Jun 17, 2021 Editorial
Kaieteur News – Thanks to social media, something that occurred on the streets of an African country went viral. It was this amazing picture of a tall, well-built man in full suit chasing and swinging blow after blow at another man, a shorter and apparently younger one in a jacket. It is not so much that the attacker mainly missed, but what was important was why he confronted violently, and the underlying reasons for the public rage and attempted pummelling of the man targeted. And, arguably most importantly, it was about who was doing the wrathful attacking.
The bigger man doing the beating is the President of Guinea Bissau. The one ducking, dodging and running from this public trashing is a government minister. And the reason for the rage of the president and the attempted presidential beating down was of squandered COVID-19 funds. We at this paper have a few things to say about this in the most unsparing terms. Some may be offended, which is regrettable, since some things just have to be said raw and sharp, with no beating around the bush.
We say good for the Guinea Bissau president. We are sorry that more of his intended blows did not land on target and teach the minister a lesson that he would never forget, with the same strong message sent to all: do this thing right. Serve the interests of the citizens properly, in the most principled manner. Do well with the money entrusted to care, so that all will be well; or, better off than before. If not, then pay the consequences, which could include public humiliation.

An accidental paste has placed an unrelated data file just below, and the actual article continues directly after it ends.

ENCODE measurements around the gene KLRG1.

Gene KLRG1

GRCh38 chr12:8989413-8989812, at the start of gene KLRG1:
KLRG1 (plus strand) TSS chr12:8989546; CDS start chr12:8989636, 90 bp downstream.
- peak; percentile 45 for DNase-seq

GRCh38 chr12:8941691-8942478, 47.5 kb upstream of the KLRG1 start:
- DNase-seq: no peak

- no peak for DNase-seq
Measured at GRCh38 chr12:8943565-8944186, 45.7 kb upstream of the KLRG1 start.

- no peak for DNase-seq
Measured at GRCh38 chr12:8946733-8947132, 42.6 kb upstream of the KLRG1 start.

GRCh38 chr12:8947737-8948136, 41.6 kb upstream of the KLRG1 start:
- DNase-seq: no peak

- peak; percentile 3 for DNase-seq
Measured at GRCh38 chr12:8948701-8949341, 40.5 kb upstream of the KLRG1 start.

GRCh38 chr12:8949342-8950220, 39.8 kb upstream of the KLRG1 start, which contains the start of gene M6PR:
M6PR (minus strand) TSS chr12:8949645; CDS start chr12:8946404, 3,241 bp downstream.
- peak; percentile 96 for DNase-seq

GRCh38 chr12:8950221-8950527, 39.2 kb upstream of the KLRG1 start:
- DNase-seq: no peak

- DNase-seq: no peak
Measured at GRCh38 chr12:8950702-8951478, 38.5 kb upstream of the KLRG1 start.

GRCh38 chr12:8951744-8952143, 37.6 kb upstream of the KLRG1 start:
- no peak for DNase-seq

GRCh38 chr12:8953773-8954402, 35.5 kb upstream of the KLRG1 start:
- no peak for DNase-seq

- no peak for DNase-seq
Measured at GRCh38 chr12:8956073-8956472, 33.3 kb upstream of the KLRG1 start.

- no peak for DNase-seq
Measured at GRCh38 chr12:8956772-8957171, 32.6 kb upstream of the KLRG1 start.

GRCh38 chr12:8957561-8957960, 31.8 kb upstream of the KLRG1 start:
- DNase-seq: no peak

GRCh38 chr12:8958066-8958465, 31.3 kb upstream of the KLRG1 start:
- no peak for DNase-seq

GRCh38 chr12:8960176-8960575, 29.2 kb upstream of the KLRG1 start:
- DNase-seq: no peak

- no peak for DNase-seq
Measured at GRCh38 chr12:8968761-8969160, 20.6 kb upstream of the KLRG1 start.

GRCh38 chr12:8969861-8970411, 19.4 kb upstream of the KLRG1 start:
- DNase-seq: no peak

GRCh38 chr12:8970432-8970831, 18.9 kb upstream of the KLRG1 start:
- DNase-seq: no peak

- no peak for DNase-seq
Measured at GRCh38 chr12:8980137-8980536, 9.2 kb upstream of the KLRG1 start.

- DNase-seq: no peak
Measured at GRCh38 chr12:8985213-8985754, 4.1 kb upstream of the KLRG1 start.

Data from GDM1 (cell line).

Citizens the world over are under siege, and the poorer ones in impoverished countries are experiencing the brunt of pandemic fallouts. They need every helping hand they can get, and since the state has the biggest hand, then that is to where hopeful eyes are cast. It is, therefore, unpardonable, when ministers trusted and expected to care for the people, and give whatever little relief is available, squander the monies placed in their hands to ease the plights of the people. It is unforgivable, when thieves and cheats sense and move to seize yet another opportunity to deny the people, to expose them still further, through wastage and incompetence, or worse, through skullduggery and deceptions. For these reasons, we can identify with the fury and frustration of the President of Guinea Bissau; we applaud his actions.
As we at this paper absorb and think of what happened on that street in Guinea Bissau, our position is that, we need some of that startling action right here on our streets in full view of the Guyanese public. The problem with that taking place here, is that we have too much of the leadership and ministerial problems that provoked the burning anger of Guinea Bissau’s head of state. We have too much right here, definitely more, of the same squandering of money that could benefit the people.
The first problem is, where to start, and who to beat with public trashing. The second is this one: who is capable of, clean enough, and strong enough, to engage in public beating of the squandering, the lying, the hiding, and the stealing. We look around, we search for some helper along the lines of that African president, and we come up woefully short, as in empty handed. We look in government and we have to backpedal rapidly. We look at the opposition, and we run away in disgust. We watch at civil society, and it is the same story: there are no candidates, no takers. All we have, to the greatest extent possible, are the hustlers and grabbers and positioners.
For something for themselves, through taking or hoping for something that cheats the ordinary struggling citizens, who need it more than those rushing to the front of the line, and angling for the biggest chunk of Guyana’s riches. We need a man, a people, with a big heart and a bigger stick to shake leaders and ministers and all politicians out of their complacencies and corruptions. Squandering is not the word here; it is about savaging and sucking blood dry. The challenge remains: who is going to beat whom?
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